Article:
Monday, 23 January 2012

Oral History Interview

As part of my Public History MA, I had to conduct an oral history interview over Christmas. I can honestly say that it was one of the hardest things I have ever done. My chosen interviewee was a friend and neighbour, so perhaps this was one of the reasons why I found it so difficult. Regardless, I sincerely hope no one ever listens to my “attempt” at oral history, which is a shame because my interviewee is one of the most interesting people I have ever met, someone who has the best stories about every single possible subject you can imagine. As soon as I turned on the recorder, everything I had learned for the past three months went completely out of the window. Luckily, my interviewee was a good talker so the interview does contain some great stories but this was not down to me at all.

I was also nervous about asking certain questions. The interviewee’s husband had died a couple of years ago, and I was reluctant to delve too deep into this subject for fear of upsetting her. I had not asked these questions in an informal sitting, so I didn’t want to ask her with a recorder sat between us. On the other hand, there were lots of questions I could have asked, if I had not been so flustered and actually focused on my interview schedule. When my interviewee was talking about her school life, she mentioned she had been educated in Germany in the early 1950’s. If I had known about this beforehand, I could have made so much more of this in the interview. Post-war Germany would have been a fascinating subject to cover - unfortunately the last time I studied this was a short module on the Cold War in college, one that mainly focused on Russia and America. So all I could muster at the time was “did you notice any anti-British feeling?” Embarrassing.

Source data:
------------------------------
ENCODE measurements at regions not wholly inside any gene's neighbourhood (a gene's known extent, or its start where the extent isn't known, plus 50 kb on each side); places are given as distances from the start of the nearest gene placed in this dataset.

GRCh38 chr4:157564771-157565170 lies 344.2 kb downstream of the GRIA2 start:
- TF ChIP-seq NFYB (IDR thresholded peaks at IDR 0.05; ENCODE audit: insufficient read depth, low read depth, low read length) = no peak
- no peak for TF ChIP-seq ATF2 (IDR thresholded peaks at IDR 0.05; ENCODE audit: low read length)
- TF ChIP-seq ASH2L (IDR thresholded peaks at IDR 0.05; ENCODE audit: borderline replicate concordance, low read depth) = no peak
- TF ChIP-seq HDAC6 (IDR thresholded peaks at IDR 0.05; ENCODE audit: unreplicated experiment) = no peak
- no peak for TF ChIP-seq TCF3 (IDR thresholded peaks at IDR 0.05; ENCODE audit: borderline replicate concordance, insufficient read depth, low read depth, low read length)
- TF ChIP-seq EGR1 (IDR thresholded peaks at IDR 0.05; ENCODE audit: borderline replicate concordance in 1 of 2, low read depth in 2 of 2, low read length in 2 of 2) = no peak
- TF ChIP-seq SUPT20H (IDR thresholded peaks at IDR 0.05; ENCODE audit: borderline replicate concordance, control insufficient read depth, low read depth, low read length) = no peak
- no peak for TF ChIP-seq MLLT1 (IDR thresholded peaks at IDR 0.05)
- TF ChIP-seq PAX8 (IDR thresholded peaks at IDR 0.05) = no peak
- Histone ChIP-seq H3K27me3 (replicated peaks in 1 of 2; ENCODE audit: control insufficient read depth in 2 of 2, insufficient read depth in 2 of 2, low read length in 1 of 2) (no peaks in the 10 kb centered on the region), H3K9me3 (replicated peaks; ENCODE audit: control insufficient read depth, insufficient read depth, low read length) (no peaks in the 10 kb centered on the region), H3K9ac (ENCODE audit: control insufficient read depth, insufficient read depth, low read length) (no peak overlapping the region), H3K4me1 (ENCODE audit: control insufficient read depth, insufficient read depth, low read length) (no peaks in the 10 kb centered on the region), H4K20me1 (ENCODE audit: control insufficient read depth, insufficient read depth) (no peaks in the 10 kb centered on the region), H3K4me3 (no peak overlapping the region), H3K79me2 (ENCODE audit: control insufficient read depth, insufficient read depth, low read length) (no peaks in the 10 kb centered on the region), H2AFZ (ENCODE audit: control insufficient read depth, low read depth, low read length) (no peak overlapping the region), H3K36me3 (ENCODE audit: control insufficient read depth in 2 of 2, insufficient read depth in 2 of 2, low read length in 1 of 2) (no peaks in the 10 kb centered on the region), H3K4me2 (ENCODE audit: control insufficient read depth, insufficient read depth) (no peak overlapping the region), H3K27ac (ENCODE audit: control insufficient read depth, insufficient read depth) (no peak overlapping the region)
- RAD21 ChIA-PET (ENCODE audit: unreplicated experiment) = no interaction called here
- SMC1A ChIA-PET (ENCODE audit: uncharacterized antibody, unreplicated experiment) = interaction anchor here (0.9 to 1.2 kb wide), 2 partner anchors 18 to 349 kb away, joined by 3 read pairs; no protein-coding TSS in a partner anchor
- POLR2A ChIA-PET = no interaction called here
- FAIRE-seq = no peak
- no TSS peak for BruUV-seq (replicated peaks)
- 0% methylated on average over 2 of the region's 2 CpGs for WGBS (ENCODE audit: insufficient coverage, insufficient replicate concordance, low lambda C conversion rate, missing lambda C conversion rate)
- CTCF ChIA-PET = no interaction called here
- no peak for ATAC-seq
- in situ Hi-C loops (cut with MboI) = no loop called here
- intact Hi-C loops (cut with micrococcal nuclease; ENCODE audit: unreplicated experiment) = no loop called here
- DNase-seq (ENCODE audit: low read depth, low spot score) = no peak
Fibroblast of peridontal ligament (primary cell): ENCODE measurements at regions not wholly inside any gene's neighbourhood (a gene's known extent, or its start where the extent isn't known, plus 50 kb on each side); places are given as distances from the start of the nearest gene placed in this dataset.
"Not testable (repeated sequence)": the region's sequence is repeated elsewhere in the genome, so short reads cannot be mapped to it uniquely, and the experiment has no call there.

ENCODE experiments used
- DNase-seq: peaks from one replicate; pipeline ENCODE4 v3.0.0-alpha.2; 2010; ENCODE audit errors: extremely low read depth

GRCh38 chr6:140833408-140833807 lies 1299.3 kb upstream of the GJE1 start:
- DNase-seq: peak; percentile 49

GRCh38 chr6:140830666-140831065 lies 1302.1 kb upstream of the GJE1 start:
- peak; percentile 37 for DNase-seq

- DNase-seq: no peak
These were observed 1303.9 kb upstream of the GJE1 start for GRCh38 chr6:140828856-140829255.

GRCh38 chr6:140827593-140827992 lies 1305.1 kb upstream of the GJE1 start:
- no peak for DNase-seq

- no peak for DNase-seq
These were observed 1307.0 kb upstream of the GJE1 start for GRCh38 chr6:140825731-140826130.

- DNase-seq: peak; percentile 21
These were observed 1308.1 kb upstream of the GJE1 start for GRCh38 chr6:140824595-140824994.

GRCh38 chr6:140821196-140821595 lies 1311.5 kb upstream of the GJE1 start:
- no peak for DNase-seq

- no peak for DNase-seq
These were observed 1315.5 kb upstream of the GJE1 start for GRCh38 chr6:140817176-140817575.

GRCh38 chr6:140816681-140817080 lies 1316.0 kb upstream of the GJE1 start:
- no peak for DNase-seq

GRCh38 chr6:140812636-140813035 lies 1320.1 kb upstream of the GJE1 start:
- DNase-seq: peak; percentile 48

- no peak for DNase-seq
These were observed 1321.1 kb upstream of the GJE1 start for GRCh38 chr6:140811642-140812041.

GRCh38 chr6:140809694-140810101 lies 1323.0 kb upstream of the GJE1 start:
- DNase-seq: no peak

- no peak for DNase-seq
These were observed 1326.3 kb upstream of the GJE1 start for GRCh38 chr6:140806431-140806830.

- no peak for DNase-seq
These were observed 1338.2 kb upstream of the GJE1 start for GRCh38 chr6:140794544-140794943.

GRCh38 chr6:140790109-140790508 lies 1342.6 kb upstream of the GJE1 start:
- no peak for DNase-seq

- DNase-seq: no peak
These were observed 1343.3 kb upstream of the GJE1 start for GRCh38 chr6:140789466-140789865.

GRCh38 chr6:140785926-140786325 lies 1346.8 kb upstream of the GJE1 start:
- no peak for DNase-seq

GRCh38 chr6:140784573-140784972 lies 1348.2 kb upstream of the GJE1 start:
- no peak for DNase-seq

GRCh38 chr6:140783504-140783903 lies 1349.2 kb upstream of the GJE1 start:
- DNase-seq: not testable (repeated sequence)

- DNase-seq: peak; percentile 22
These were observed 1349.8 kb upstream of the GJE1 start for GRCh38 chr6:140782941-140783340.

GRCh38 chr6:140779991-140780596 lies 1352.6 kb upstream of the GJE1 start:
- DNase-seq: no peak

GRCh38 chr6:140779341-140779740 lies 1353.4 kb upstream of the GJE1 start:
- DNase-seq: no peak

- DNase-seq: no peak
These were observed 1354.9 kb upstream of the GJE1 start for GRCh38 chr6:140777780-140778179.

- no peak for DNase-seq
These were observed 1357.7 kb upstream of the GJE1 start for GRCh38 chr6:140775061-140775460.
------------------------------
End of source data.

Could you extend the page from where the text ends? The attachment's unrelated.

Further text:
I also discovered that I hate the sound of my own voice. This, coupled with way too much nervous laughter, signalled the end of a potential career in oral history. While it was only my first attempt, I think I would need a fair bit of practice before I was fully confident. A shame really, as my main strength is the ability to talk to people.

The result of this project? Huge respect for journalists and news readers.

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